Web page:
Weedlines: A Sargassum Blog

PS-19-05 Daily Log

June 1, 2019 (Day 5)*

*Note: these will be posted on a one-day delay, i.e., this report is for yesterday’s activities.

We hope you enjoyed yesterday’s blog entry. Remember we also post throughout the day on the @larvalfishlabTwitter account, so follow us there as well!

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Early in the morning R/V Point Sur deckhand, Kevin Piazza, spotted what ended up being the largest Sargassum patch that we have ever encountered to make for a great day of sampling! (Photo: Captain Nicholas Allen) 

Wow, today we found the Mother of all Sargassum mats approximately 240 nautical miles south-southeast of Pensacola, Florida. Unfortunately we did not have a small drone or other means of accurately estimating its size, but it was the largest we’ve seen to date in our project. It was located in a region where the Loop Current is essentially running in to itself, and perhaps on the verge of pinching off an eddy (though the Loop Current is notoriously unpredictable). Here there are currents converging in this particular region, which makes for a high probability of Sargassum aggregation, and we were fortunate to find lots of it today.


Small boat ops embark to set the camera rig and collect water within the sargassum using a Beta Niskin sampler. (Photo: Sandra Huynh)

The size of the mat was pretty daunting, and we were not sure where to start at first. We decided to drop off a camera rig along one edge of the mat to get a feel for what types of fishes were present. While the camera was recording, we motored to the other end of the mat and collected our CTD profile and water samples. Afterwards a quick scan of the


The CTD provides many sorts of samples for the science team and becomes a very busy place upon recovery. (Photo: Sandra Huynh)

video revealed that the Sargassumwas very ‘thick’, nearly a meter deep. This reduced the visibility under the mat, creating a dark blue/black shaded environment under the canopy. High abundances of fishes were observed, but unfortunately we could not identify them due to the poor visibility. We then collected a neuston sample by towing across one of the mat edges, and collected a number of fishes, including Tripletail, filefishes, and small jacks, among others. This was one of our largest fish collections in the neuston net so far this cruise. Given the many fish we were seeing, we were excited about our hook-and-line Sabiki fishing set. And there was certainly a lot of action there, as we reeled in the amberjacks, sometimes four or five at a time! There were other fish there, including triggerfishes, but they could not beat the “AJs” to the hooks, so we did not sample them well. But overall, we had quite a successful sampling set here.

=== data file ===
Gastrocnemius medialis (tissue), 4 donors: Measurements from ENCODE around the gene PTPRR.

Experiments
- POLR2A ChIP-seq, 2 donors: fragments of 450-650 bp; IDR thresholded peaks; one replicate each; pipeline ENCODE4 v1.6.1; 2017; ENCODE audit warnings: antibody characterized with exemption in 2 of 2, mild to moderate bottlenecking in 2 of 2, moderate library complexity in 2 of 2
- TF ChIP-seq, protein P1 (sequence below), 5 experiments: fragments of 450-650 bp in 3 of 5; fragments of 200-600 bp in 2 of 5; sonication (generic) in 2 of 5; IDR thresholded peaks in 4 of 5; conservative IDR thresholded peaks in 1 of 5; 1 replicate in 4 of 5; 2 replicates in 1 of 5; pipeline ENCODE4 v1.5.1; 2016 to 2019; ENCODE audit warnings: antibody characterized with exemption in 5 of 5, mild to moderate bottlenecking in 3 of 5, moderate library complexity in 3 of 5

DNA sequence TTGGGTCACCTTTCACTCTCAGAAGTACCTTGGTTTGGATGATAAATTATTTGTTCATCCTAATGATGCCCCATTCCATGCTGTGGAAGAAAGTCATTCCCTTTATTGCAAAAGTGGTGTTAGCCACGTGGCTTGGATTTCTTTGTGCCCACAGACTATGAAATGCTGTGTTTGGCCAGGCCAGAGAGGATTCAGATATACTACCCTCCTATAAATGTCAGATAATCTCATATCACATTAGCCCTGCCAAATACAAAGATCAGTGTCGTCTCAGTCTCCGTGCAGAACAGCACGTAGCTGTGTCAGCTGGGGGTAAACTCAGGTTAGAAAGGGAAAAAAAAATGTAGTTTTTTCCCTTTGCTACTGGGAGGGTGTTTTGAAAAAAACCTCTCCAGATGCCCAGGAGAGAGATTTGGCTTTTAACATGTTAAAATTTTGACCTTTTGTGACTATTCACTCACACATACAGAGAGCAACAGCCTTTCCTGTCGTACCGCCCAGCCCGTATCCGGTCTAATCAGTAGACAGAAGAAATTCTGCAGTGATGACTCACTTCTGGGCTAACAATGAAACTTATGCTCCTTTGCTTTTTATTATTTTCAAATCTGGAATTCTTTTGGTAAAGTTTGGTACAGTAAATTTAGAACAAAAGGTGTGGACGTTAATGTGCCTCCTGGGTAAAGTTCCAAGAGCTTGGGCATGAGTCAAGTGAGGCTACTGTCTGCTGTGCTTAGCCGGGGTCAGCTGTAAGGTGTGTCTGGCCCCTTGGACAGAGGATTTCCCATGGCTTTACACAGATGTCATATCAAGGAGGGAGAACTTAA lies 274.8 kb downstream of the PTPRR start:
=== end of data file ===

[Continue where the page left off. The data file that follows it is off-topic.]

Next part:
Co-investigator Glenn Zapfe, graduate student Courtney Stachowiak, R/V Point Sur marine technician Josh Bierbaum, and graduate student Minghai use the sabiki rigs to catch juvenile Sargassum associated fishes. 


Glenn Zapfe and Carla Culpepper look on as Emily Gipson and Eric Haffey assist with the launching of the ‘deuceton’ net. (Photo: Sandra Huynh)

Once again finding open water was a challenge, though we managed to find gaps in the Sargassum to collect our CTD profile, water samples, and our neuston net sample. Unfortunately we did not collect many fish in the neuston net. However, the ‘deuceton’ came through with lots of larvae tonight. In fact, two deuceton tows collected over 40 billfish larvae! With the adjoining smaller net we collected common prey for billfish, including copepods and cladocerans, so we’re excited about studying their trophic ecology in this region of the Gulf.

As we’ve done the past few nights, we decided to tow the frame trawl to end our evening. Now that we were in >3,000 m water depth, we decided to send the net a bit deeper than usual, and wow, did we collect some wonderful specimens! We’ll tweet some images of these in the coming days as we sort through them, but among the highlights was a beautiful, deep ocean cusk-eel larva with a long, trailing gut (which is thought to mimic siphonophores, and therefore offer a measure of protection from predators–though that’s only a guess as to its function). We caught several very long (>150 mm) eel leptocephali, as well as lanternfishes, larval surgeonfishes, and many other species we’ve yet to identify. So stay tuned for more cool pics!


Caitlin Slife and Eric Haffey check out some critters collected with the Methot net. (Photo: Sandra Huynh)

We’ve passed the midway point of our cruise, which has already been a great success by most measures. Tomorrow we will likely sample in the ‘lower’ Loop Current region again, but perhaps to the west of our current location where the Loop Current is running towards the north. Afterwards we can ride this conveyor belt towards home. But we have a few days yet, so more Sargassum collections are ahead. Thanks for following along!



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